Kansas “Kinship” Foster Parents Beg for Support

Kansas “Kinship” Foster Parents Beg for Support

The foster system in Kansas agrees that the transition to a foster home is easier on children when they’re at least familiar with their new parents. While this may seem patently obvious, very often, it’s a case of beggars can’t be choosers. Robert and Kathleen Raskin make every effort to break it down for everyone from a human perspective.

It’s bad enough to imagine those poor, defenseless children growing up without their parents’ love, support, and protection. Imagine how much happier you’d be if you could at least stay with your grandparents, aunts and uncles, and cousins? These are people who share blood and history and can shed light on the all-important family story during those critical years of growing up and forming an identity.

This is why Kansas agrees that the most humane course of action is to place children with eligible next of kin whenever possible. Unfortunately, this seems to coincide with a sense that the motivation for a family to care for their own makes them not need money from the state. This can be a double-edged sword. On the one hand, it certainly gives no ulterior financial motives, but on the other, these kids often need extra support from families without extra resources.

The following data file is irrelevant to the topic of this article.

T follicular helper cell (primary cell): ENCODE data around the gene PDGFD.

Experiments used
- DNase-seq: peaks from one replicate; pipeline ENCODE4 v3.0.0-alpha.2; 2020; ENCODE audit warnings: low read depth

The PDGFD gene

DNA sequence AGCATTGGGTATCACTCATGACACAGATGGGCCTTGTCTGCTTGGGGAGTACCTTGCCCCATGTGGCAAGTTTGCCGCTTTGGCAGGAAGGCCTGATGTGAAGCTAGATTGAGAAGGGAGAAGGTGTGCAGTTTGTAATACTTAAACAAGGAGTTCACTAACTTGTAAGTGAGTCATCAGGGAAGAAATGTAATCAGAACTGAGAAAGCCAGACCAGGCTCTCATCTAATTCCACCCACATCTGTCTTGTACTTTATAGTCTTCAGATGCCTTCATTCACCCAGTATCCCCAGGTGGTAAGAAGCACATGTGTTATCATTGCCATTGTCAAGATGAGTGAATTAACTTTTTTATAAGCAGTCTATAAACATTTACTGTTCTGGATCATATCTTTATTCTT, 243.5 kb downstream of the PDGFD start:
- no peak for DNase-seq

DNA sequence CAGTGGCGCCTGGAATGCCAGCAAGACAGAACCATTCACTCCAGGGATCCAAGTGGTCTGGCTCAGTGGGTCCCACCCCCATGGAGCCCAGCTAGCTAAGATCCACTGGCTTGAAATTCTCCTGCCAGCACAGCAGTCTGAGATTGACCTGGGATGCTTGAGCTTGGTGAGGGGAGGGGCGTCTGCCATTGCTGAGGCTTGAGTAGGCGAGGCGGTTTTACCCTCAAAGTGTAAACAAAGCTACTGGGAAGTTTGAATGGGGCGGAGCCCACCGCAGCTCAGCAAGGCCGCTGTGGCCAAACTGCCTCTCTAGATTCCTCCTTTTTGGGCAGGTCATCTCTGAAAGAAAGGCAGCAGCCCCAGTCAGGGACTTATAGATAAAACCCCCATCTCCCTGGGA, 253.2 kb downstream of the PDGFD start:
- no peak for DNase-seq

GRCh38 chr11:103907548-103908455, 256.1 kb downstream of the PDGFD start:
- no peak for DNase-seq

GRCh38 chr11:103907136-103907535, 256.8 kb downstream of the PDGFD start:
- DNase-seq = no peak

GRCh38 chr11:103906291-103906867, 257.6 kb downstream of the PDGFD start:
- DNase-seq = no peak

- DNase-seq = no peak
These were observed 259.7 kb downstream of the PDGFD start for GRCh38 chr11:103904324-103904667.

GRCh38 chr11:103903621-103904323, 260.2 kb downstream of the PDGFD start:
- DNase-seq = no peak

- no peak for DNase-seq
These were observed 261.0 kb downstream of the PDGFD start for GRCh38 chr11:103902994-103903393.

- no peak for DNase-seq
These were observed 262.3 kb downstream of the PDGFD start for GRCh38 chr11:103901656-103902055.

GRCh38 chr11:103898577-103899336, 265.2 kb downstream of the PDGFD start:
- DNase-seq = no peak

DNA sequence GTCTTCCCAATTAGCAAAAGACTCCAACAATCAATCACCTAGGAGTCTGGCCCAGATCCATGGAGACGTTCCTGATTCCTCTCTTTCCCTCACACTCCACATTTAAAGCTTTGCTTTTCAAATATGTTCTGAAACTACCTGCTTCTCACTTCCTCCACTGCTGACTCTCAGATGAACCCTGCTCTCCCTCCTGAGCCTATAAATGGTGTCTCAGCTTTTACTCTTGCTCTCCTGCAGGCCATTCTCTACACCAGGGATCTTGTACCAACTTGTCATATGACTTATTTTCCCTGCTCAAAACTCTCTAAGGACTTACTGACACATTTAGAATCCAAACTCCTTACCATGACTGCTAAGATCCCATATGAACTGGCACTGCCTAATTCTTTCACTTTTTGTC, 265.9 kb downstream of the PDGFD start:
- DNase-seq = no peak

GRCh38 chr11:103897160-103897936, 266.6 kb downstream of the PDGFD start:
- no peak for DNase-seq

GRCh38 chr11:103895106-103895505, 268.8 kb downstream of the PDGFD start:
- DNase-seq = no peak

While we think family should always do the right thing, it makes sense that if the courts are involved in the first place, then the same provisions should be followed. If they vote down the option for the money, then the courts shouldn’t have a say unless there is no next of kin to take children in. But that’s just my POV. What do you think?

Feel free to read up on this ongoing issue and let us know your thoughts: https://www.kcur.org/2022-02-08/family-and-friends-who-take-on-foster-kids-in-kansas-say-they-need-more-support-from-the-state

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